In each case, by sequencing the biomass through a sufficiently anaerobic stage, and with a sufficient food source, prior to the reintroduction of oxygen, it is possible to selectively grow a biomass capable of storing phosphorus at a higher than conventional level. The phosphorus is ultimately removed from the system by settling and removing sludge.
Some considerations when designing for EPBR:
- A small anaerobic selector with mechanical mixer has been used successfully to enhance P removal in two-channel systems. It has also been used in systems requiring both low TN and TP levels to allow the anaerobic and aerated-anoxic environments to be optimized independently.
- In some SBR systems a static fill period can be added as the first treatment step, followed by mixed anoxic, aerated fill and react steps, providing excellent conditions for fermentation, volatile fatty acid uptake and phosphorus release.
- Increasing wasting rates can elevate sludge production rates above normal and increase biological production for best phosphorus removal.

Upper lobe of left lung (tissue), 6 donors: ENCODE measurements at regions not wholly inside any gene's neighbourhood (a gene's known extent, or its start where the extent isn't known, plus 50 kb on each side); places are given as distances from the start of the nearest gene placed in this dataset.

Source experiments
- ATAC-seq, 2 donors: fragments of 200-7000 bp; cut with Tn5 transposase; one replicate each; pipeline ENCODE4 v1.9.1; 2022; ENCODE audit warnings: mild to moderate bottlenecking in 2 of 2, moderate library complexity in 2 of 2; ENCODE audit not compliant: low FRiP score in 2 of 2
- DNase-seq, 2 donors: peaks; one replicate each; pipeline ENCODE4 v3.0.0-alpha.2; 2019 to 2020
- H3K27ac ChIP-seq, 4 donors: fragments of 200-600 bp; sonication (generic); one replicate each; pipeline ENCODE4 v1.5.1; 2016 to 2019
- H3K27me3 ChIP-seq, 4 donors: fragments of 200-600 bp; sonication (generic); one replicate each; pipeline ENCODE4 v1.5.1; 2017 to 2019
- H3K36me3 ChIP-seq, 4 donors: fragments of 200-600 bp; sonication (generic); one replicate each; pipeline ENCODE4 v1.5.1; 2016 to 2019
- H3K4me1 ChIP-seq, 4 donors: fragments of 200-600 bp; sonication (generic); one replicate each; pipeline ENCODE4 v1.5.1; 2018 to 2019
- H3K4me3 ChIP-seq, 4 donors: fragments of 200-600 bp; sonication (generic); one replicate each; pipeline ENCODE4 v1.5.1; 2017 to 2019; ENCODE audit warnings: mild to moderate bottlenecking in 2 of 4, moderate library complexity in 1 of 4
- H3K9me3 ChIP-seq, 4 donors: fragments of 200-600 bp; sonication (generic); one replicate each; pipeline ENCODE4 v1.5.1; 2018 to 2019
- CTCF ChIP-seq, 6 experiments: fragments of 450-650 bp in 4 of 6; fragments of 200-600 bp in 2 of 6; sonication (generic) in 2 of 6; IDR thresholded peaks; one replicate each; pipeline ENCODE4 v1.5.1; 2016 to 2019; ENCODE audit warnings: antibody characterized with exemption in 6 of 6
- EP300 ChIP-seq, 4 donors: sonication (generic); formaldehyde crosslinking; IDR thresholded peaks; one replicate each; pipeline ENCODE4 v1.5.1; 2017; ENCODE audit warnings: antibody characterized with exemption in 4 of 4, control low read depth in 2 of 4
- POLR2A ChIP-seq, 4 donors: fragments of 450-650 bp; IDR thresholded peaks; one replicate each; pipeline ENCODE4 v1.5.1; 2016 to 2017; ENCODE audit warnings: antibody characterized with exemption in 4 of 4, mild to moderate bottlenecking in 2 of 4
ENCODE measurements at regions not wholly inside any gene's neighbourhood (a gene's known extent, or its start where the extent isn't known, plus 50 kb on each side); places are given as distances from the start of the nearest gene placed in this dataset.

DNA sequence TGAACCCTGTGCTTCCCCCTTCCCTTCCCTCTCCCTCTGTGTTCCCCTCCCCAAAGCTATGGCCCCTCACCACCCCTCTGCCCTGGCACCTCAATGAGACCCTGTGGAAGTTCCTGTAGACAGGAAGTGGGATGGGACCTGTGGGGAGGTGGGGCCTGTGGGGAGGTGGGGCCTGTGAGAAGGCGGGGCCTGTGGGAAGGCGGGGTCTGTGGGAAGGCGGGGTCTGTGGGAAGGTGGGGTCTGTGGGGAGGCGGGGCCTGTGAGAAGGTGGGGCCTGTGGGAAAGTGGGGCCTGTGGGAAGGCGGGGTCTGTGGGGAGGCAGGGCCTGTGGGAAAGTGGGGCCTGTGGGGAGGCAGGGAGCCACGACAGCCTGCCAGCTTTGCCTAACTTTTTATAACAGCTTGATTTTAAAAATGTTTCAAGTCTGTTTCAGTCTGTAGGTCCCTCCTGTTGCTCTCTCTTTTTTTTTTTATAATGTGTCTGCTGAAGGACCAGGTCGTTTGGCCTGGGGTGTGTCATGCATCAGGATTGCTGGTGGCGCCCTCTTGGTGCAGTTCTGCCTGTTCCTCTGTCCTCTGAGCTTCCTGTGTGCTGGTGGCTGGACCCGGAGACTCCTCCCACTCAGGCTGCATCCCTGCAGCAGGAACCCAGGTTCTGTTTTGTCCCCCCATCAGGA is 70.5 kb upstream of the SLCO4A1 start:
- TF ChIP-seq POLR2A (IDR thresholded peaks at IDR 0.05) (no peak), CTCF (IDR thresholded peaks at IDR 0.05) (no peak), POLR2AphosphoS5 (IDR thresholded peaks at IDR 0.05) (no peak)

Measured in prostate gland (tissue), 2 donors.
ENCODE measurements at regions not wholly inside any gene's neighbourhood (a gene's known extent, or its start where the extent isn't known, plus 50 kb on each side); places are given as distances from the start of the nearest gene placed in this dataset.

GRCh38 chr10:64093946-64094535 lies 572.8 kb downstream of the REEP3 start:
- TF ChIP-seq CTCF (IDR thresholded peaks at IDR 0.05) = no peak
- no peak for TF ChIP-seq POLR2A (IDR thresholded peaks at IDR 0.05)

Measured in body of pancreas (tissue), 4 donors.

- To minimize the risk of high effluent phosphorus, the sludge retention time (SRT) within the final clarifier should be less than 30 minutes. This is accomplished by using higher recirculation rates and a suction sludge removal device and maintaining a low or zero (less than 1 ft) sludge blanket.
- If discharge permits require phosphorus limits less than 1.0 mg/L, tertiary solids removal (filtration) may be necessary.
- To effectively operate both phosphorus and nitrogen removal processes, a process control system is recommended for maintaining tight control over operating parameters.
- If EBPR is used in a plant with anaerobic digestion, it is usually necessary to chemically treat the digester supernatant to precipitate the soluble phosphorus.
Clarifier enhancements and tertiary treatment